flatwoods

Dominated by longleaf pines, slash pines, pond pines, and low-growing saw palmettos, the trees in flatwoods are a major part of the terrestrial ecosystem in Florida, covering nearly fifty percent of the state’s land area. People who made their homes in the backwoods of the Florida flatwoods, once known as “Crackers,” are described by Lois Lenski in her children’s story Strawberry Girl: “They came to the flatwoods at last, where their feet made a soft patter on the pine-needled path. Innumerable tall straight trunks of giant pines rose up on all sides to join their tops in a green roof overhead.” Flatwoods trees grow on level ground created by sea level changes during the glacial period. Increases in sea level caused floods on the flatlands, which were covered with thick layers of sand. Pine trees eventually established themselves in that sandy soil. Settlers who came upon these lands found that pine flats had such open underbrush that a man could easily drive a wagon through them. In areas such as Illinois, flatwoods grow on clay hardpan—a layer of firm, finely textured clay particles. Hardpan forms a barrier to rooting, so the majority of these trees have shallow roots. White-tailed deer, black bear, fox, squirrel, and the rare red-cockaded woodpecker are among the many animals that depend on a flatwoods environment. These habitats are also important breeding areas for amphibians; in the northern flatwoods, the blue-spotted salamander is common, while the southern flatwoods are the habitat of the northern crawfish frog. Tales of strange, alien flatwood creatures have also loomed large—a story told long ago in the town of Flatwoods, West Virginia, described the sighting of one slimy giant in the hills of Braxton County. The rumor has been retold and passed down through generations—the area is known to this day as the “Home of the Green Monster.”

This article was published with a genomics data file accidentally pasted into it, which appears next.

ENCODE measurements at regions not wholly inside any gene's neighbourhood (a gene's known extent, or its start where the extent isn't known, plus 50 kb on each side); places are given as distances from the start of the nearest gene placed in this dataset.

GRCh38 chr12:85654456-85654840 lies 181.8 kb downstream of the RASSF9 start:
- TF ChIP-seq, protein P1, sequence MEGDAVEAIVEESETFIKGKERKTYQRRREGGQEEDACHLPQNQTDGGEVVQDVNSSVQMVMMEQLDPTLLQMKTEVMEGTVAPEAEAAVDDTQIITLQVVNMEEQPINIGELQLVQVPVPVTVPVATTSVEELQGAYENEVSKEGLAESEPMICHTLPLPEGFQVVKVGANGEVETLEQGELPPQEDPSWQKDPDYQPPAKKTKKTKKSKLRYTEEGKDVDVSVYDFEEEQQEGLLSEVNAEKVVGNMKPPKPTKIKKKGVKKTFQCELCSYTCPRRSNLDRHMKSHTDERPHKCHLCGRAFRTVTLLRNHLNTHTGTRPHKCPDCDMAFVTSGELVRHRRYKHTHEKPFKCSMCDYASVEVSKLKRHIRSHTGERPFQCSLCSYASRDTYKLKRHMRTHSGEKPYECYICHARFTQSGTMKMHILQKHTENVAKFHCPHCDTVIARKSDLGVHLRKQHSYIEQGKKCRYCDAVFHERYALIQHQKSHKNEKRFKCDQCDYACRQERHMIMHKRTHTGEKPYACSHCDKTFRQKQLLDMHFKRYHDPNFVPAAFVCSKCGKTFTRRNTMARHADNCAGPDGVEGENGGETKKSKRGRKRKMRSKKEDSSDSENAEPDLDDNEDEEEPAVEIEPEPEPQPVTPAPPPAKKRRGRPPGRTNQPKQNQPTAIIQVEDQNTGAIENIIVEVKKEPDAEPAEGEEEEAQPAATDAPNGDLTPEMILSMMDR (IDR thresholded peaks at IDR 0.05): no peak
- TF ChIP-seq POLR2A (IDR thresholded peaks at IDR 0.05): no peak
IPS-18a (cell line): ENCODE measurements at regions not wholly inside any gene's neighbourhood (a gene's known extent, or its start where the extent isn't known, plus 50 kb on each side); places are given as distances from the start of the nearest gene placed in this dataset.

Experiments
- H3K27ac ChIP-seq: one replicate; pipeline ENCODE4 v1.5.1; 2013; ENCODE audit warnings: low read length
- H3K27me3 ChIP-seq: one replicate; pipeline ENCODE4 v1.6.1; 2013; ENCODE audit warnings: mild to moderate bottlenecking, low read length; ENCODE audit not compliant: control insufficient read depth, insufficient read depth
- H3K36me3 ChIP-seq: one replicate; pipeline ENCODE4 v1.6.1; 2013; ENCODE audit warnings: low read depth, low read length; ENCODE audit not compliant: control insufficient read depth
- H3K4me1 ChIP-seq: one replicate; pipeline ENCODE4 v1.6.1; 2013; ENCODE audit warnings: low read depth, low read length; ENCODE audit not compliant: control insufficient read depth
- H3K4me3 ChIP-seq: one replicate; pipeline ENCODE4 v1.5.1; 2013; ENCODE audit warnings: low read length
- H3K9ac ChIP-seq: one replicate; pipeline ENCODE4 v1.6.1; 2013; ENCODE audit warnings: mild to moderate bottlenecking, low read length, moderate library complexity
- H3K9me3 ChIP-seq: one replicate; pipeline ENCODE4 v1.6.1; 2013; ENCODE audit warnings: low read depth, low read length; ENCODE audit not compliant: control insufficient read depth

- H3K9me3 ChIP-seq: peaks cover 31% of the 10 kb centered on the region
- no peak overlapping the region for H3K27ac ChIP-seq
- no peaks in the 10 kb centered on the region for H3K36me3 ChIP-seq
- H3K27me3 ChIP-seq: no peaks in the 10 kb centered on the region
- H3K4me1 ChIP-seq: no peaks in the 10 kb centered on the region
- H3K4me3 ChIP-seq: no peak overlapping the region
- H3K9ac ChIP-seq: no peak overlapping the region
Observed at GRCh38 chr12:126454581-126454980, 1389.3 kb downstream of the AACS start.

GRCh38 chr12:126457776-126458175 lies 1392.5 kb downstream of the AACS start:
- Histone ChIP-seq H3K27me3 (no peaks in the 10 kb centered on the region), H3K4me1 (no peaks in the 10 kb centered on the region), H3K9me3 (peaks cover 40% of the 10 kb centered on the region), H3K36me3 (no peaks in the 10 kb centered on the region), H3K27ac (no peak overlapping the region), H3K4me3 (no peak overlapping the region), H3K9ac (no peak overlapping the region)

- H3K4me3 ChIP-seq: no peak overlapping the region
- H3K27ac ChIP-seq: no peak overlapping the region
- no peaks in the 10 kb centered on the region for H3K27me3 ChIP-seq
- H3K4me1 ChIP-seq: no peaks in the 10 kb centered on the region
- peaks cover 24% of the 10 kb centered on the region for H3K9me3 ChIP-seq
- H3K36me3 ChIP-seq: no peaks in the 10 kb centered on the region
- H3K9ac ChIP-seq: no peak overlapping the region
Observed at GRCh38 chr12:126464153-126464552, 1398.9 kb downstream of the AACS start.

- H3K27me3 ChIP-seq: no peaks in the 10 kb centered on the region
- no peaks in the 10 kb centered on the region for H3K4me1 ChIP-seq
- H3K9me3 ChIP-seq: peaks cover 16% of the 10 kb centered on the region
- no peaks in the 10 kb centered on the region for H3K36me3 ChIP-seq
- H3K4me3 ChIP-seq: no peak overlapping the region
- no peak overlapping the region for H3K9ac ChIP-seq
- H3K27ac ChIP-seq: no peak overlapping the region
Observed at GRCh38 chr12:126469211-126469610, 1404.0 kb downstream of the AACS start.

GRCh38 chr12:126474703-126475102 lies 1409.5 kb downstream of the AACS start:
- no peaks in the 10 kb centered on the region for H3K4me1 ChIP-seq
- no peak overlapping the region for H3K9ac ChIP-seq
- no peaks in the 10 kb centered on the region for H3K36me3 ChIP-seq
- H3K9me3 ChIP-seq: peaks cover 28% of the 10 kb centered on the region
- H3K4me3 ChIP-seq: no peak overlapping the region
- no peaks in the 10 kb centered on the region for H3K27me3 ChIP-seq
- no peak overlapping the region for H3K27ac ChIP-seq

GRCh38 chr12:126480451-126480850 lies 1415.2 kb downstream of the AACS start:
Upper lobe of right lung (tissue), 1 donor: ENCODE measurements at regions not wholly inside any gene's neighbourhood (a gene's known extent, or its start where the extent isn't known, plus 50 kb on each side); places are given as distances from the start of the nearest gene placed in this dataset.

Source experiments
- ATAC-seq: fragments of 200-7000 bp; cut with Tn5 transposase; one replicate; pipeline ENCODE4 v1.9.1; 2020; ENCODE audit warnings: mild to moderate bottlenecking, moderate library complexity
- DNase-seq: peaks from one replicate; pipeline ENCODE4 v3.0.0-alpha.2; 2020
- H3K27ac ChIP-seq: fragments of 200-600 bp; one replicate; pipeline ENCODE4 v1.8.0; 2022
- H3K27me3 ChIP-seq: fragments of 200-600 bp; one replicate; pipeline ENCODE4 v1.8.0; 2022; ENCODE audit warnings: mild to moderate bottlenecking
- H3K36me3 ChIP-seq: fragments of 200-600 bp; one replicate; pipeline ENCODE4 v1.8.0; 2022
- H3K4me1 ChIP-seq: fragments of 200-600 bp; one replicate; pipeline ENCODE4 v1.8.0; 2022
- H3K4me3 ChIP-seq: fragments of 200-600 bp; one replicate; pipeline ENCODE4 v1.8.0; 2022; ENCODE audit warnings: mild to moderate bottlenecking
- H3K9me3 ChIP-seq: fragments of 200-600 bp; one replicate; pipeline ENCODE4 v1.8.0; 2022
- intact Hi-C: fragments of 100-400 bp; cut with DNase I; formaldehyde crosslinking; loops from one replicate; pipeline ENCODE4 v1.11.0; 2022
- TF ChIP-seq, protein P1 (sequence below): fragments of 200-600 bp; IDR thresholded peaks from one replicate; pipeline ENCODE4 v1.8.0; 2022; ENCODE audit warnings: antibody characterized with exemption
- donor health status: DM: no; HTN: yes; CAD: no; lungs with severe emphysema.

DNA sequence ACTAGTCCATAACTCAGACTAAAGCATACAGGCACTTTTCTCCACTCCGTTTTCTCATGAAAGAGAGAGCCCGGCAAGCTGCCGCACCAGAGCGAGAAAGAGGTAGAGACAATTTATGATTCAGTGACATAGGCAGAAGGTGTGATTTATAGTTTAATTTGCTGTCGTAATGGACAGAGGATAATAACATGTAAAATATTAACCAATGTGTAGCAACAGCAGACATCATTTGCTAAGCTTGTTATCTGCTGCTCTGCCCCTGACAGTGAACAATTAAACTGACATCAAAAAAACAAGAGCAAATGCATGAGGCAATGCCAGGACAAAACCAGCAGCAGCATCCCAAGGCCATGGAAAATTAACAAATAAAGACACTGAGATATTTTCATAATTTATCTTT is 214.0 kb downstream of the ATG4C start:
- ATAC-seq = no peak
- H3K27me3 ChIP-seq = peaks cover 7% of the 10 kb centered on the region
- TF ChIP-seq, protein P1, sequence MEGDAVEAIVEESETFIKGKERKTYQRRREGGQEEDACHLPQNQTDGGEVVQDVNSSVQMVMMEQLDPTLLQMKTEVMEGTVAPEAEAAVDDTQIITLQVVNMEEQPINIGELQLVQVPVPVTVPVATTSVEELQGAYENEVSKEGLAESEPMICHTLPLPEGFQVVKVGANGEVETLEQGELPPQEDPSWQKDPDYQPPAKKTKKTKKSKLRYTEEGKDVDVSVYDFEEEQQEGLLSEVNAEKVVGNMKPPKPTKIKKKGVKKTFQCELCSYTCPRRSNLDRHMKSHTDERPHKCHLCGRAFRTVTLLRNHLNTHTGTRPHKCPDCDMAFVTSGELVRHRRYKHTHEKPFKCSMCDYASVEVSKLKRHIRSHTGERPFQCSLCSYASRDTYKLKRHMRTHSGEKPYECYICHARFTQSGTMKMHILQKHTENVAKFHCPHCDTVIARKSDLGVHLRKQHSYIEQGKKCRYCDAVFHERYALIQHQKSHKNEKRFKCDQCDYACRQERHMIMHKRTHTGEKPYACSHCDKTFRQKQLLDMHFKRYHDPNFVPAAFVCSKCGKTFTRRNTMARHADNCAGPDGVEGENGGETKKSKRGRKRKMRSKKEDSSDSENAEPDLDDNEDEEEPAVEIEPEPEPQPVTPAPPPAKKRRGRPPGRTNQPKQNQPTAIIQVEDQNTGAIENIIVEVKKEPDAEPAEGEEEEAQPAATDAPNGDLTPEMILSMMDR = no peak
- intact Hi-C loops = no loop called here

Elizabeth Cox